The recent deadly outbreak of nacho botulism reminded me of another big botulism outbreak caused by pruno, aka prison wine. Brian and Jason from Modern Rogue show how to make pruno, showing why it could easily contain botulism. Read the rest

Film examines the brutal long-term effects of solitary confinement

The vast majority of prisoners like Kenneth Moore held in solitary confinement for extended periods get released with almost no rehabilitation or coping skills. Frontline spent three years inside and outside Maine State Prison documenting the effects on prisoners as they try to return to society after solitary. Be warned, it is as bloody and terrifying as any horror movie. Read the rest

Why are 2.3 million people in the US locked up? This infographic explains everything you need to know

This pie chart, by Prison Policy Initiative, breaks down where and why 2.3 million people in the US are behind bars. One in five of them are imprisoned for non-violent drug offenses. "For the last 20 years, the number of arrests for drug sales have remained flat, while the number of arrests for possession have grown."

While this pie chart provides a comprehensive snapshot of our correctional system, the graphic does not capture the enormous churn in and out of our correctional facilities and the far larger universe of people whose lives are affected by the criminal justice system. Every year, 641,000 people walk out of prison gates, but people go to jail over 11 million times each year. Jail churn is particularly high because most people in jails have not been convicted. Some have just been arrested and will make bail in the next few hours or days, and others are too poor to make bail and must remain behind bars until their trial. Only a small number (187,000 on any given day) have been convicted, generally serving misdemeanors sentences under a year.

Read the rest

Orange County's Seal Beach jail offers posh, $100/day accommodations to rich crooks

If you're convicted of a crime in Orange County, you can shell out thousands of dollars to be housed in Seal Beach's fancy "pay to stay" jail, which made $365,000 in the last fiscal year by aggressively marketing its "work release, flat screen TVs, computer/media room, clean facility, new beds" to deep-pocketed criminals, who pay $100 a night to stay there rather than one of Orange County's notoriously violent, dirty jails. Read the rest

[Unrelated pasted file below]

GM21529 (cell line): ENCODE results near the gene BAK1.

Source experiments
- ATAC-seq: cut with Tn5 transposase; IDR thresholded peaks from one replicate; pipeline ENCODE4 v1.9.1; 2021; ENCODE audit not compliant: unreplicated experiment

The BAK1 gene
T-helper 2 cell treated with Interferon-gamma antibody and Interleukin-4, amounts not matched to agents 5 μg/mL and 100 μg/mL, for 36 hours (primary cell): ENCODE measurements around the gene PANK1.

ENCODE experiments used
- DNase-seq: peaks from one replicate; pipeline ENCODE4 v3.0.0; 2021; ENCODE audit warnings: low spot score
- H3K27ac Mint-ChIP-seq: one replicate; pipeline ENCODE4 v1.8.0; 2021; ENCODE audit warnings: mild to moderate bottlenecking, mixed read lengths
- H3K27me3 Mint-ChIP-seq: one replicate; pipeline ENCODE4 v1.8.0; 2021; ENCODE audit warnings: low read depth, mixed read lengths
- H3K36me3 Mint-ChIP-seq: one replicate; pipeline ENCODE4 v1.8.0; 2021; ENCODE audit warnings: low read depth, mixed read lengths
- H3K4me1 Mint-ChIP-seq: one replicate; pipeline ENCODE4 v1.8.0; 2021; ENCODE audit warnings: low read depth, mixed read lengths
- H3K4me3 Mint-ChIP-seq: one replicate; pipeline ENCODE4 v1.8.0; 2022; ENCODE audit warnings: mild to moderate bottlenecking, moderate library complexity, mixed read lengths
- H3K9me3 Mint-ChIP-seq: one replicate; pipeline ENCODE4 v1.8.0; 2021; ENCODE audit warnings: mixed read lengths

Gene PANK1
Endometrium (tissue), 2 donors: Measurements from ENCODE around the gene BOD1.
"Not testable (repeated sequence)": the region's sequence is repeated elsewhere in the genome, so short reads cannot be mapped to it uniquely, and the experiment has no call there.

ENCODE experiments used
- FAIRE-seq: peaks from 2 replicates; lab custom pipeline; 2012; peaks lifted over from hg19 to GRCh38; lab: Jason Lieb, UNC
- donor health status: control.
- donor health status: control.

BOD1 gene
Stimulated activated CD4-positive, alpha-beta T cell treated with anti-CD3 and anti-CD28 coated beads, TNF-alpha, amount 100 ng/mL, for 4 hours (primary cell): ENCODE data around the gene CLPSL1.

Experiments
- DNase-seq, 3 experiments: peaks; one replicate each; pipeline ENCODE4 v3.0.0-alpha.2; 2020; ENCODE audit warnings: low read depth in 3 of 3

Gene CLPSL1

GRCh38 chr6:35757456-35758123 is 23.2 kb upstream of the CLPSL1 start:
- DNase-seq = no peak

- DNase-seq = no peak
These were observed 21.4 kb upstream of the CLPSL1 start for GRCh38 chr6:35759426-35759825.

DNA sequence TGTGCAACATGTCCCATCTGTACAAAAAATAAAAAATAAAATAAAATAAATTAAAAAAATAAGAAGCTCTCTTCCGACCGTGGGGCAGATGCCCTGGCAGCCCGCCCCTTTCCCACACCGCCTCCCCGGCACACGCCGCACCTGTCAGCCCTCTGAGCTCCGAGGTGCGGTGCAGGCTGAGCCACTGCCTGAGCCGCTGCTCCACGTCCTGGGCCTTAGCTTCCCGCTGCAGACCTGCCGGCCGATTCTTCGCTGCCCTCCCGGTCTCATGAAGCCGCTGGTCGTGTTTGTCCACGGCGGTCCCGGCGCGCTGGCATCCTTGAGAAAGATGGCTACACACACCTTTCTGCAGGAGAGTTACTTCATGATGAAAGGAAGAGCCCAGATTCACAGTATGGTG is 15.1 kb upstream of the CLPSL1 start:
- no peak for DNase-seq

A grim documentary examines solitary confinement

Solitary: Inside Red Onion State Prison aired last night after a successful festival run. The film is an unflinching look at life in solitary confinement at Red Onion supermax, where prisoners spend 23 hours a day or more in solitary confinement. Read the rest

Tomorrow: largest prison strike in US history

America imprisons more people than any other country in history, in both absolute and relative terms. American prisoners -- disproportionately racialized and poor people -- are held in inhumane conditions that include long periods of solitary confinement, in violation of international protocols against torture. Read the rest

In prison, "punitive frugality" causes ramen to beat cigarettes as currency

According to a new University of Arizona study, instant ramen is the most valuable currency at one US prison. For example, a two .59 packets of ramen could be traded for one $10 sweatshirt while one ramen packet was worth "five tailor-made cigarettes." Why did the noodles overtake cigarettes as the most valuable currency? Because the cafeteria food is terrible and it's getting worse. Sociologist Michael Gibson-Light calls it "punitive frugality." From The Guardian: